Tailor Made by Kinnasand


Characterised by state-of-the-art weaving technology, refined materials and multidimensional colours, Tailor Made explores the concept of fine-tailoring applied to interiors. In doing so, the collection translates the particular sensation of well-being that comes from wearing tailored garments into spaces.

Reflecting this, the curtains and rugs comprising the collection are ‘worn’ by interiors. Surprising and intricate, they consistently unveil fresh haptic and visual traits, as well as providing illuminating insights into the essence of the environments they inhabit.

Like tailored attire, the textiles in the collection act as a medium for self- expression. For instance, with the curtain Clique, press buttons in metallic hues are transformed into tools for sculpting shape and drape, according to individual taste.

Intriguing new interpretations of classic motifs associated with tailoring are a defining feature of Tailor Made. The collection forms a meticulous language from archetypal patterns in weaves and materials, such as herringbone, polka dot, argyle and pinstripe, as well as bouclé, cord and tweed.

In addition, Tailor Made offers a scale of sensuous structures and surfaces, which reference fine-tailoring. Ranging from transparent and airy to natural and dense, these engage in a lively dialogue with vivid effect yarns and special finishes.

Further building on the concept of tailor made, all the curtains in the collection gain a strong sculptural aspect when draped. They play with perception and highlight materiality: pattern fuses with structure; form is shaped by surface; colours unite into shades.

The colour concept for Tailor Made infuses the collection with exceptional versatility as it draws on mixed tones and refined palettes to unfold subtle gradations and fresh notes.

This evocative, nuanced approach to colour ensures the Tailor Made rugs and curtains can be combined in many ways while seamlessly adapting to typical architectural surfaces and materials. Notably wood, stone and metal.

To accompany the Tailor Made collection, Kinnasand is introducing re-editions of bestselling rugs that bring contemporary perspectives to artisanal hand knotting and hand weaving techniques. Hemp, Vintage, Kanon and Cascade, come in new understated yet confident colours, which naturally harmonise with high-end interiors.screenshot_5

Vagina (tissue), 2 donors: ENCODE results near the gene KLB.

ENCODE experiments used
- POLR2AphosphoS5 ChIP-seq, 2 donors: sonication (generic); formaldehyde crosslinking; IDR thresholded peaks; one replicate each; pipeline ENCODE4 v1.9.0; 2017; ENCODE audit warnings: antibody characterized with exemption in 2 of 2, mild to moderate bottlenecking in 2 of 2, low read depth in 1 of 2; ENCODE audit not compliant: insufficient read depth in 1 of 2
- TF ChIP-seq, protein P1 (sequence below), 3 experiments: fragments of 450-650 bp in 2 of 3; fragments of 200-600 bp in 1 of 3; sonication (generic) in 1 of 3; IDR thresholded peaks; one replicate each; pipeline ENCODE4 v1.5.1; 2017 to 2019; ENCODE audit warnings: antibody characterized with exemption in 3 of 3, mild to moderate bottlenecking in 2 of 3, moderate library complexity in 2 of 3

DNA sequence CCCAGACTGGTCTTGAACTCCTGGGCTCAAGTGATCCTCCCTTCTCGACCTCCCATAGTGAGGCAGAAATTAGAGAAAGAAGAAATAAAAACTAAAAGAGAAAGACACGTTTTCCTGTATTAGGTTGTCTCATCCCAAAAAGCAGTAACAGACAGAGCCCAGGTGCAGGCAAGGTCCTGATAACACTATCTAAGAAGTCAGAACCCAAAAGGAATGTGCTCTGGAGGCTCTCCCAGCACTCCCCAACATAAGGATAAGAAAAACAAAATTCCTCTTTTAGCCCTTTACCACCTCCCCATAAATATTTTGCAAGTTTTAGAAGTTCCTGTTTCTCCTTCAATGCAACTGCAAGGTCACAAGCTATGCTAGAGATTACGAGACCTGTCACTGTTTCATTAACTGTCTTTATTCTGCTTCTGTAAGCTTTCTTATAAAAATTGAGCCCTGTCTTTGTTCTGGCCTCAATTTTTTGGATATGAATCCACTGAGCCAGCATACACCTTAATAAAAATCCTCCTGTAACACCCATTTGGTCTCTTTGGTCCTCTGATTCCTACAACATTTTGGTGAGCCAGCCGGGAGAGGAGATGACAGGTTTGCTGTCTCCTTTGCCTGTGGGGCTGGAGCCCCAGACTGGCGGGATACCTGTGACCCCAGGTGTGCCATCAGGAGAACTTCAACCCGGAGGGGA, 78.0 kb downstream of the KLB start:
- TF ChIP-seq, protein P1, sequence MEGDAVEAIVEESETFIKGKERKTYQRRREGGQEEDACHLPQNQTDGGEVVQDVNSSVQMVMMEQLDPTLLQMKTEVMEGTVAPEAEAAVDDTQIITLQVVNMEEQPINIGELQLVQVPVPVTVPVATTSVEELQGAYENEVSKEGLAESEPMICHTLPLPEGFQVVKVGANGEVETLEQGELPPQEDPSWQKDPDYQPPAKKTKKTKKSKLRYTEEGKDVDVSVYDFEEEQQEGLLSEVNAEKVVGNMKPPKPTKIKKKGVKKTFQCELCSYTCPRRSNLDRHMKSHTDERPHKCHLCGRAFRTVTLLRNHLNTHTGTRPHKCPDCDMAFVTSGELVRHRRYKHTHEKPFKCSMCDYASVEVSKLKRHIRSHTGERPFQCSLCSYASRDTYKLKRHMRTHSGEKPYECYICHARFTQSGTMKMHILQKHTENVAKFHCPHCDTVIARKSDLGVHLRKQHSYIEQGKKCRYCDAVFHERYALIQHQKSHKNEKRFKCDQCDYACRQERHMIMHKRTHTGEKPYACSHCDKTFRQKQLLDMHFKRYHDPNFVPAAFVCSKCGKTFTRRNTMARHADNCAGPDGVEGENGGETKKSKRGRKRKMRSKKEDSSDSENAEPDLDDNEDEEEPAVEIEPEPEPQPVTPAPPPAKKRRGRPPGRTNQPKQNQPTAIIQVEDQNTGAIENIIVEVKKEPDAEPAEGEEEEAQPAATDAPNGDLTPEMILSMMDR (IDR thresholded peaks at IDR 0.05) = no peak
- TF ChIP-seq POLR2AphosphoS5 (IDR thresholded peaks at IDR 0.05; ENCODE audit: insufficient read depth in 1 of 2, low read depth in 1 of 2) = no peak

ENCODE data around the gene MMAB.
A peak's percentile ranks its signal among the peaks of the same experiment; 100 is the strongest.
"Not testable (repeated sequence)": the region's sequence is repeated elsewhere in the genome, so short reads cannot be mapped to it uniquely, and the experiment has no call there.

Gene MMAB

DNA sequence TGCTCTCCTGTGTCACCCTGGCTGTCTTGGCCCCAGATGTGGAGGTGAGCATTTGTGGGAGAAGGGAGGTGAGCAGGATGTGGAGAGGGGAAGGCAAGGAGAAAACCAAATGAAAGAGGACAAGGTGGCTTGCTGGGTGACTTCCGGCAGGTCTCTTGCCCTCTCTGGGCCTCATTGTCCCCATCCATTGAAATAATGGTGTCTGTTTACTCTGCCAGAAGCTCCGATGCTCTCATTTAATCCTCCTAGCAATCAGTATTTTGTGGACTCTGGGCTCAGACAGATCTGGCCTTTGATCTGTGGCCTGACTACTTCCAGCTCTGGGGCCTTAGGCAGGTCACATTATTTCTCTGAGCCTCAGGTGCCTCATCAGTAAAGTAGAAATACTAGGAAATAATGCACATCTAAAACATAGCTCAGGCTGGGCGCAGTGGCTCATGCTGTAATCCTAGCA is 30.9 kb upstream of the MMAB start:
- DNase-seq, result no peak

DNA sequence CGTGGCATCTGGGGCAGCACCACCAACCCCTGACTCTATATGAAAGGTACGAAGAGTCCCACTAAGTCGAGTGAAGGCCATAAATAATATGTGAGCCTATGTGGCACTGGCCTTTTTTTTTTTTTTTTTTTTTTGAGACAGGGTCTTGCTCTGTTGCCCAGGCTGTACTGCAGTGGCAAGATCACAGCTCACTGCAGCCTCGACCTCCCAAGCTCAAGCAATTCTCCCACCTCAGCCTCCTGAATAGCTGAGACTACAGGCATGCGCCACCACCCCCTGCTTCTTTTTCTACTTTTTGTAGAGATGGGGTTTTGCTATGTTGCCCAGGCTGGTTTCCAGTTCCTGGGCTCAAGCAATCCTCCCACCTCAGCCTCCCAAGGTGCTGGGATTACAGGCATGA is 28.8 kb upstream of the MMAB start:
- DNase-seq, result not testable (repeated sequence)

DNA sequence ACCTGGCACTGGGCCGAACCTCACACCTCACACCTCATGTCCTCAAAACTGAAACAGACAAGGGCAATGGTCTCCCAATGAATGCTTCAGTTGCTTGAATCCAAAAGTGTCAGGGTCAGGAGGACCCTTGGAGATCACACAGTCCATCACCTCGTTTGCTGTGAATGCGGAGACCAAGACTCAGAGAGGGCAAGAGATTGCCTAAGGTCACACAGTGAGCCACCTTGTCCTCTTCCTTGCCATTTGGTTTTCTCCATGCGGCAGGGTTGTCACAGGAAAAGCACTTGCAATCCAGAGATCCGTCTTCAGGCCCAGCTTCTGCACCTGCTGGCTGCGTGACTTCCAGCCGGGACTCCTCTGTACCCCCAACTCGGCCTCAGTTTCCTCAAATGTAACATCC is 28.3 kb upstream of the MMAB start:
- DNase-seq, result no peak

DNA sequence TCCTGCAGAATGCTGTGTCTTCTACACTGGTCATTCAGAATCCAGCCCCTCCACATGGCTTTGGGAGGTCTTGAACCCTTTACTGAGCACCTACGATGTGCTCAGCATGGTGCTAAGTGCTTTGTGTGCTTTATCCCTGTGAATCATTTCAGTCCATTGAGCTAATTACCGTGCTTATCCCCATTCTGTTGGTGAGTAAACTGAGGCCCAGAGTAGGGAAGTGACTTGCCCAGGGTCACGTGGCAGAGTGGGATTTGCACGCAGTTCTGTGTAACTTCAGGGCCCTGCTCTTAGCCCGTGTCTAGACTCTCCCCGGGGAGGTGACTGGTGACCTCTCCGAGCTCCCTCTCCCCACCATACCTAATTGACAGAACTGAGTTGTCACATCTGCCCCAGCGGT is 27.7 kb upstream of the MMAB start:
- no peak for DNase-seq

Scrap_CMYK by Rikako Nagashima for Kinnasand Lab

Scrap_CMYK is a curtain collection created by the Japanese graphic designer Rikako Nagashima for Kinnasand Lab. It comprises four designs and the plain base fabric made out of 100% recycled polyester.

With Scrap_CMYK, Rikako Nagashima takes inspiration from, and gives new life to, ‘waste’ test-print paper sheets and their accidental patterns. These are produced during the off-set printing process
when fine tuning colours.

The collection unites the aesthetic, graphic expressions of the paper sheets into a digitally printed series of curtains, which are characterised by surprising designs and intriguing rhythms.screenshot_7

The marks left by the printing machines vary in intensity, depth and precision: some are virtually invisible or bleed organically; others are more clearly defined blocks and stripes. Curiously, this imbues the designs with an almost painted expression, as well as a particular dimensionality and depth.

The woven ground material for the curtains is made of specially developed 100% recycled polyester, which is produced from used plastic bottles. This has a crepe-like character reminiscent of matt, sandy paper and chimes with Rikako Nagashima’s concept of transforming end-of-life into new life.

The colour concept for Scrap_CMYK precisely matches the inks used in the off-set printing process: Cyan, Magenta, Yellow and Key (black). Each of the designs is solely linked to one of these specific colour settings.

Rikako Nagashima: “I often consider how I can use the concept of upcycling in my work, giving something that was once considered waste, new value. For this collaboration with Kinnasand, I took scrap papers from various projects at my graphic design practice and highlighted the ink stains and print errors as a serendipitous design pattern.”screenshot_6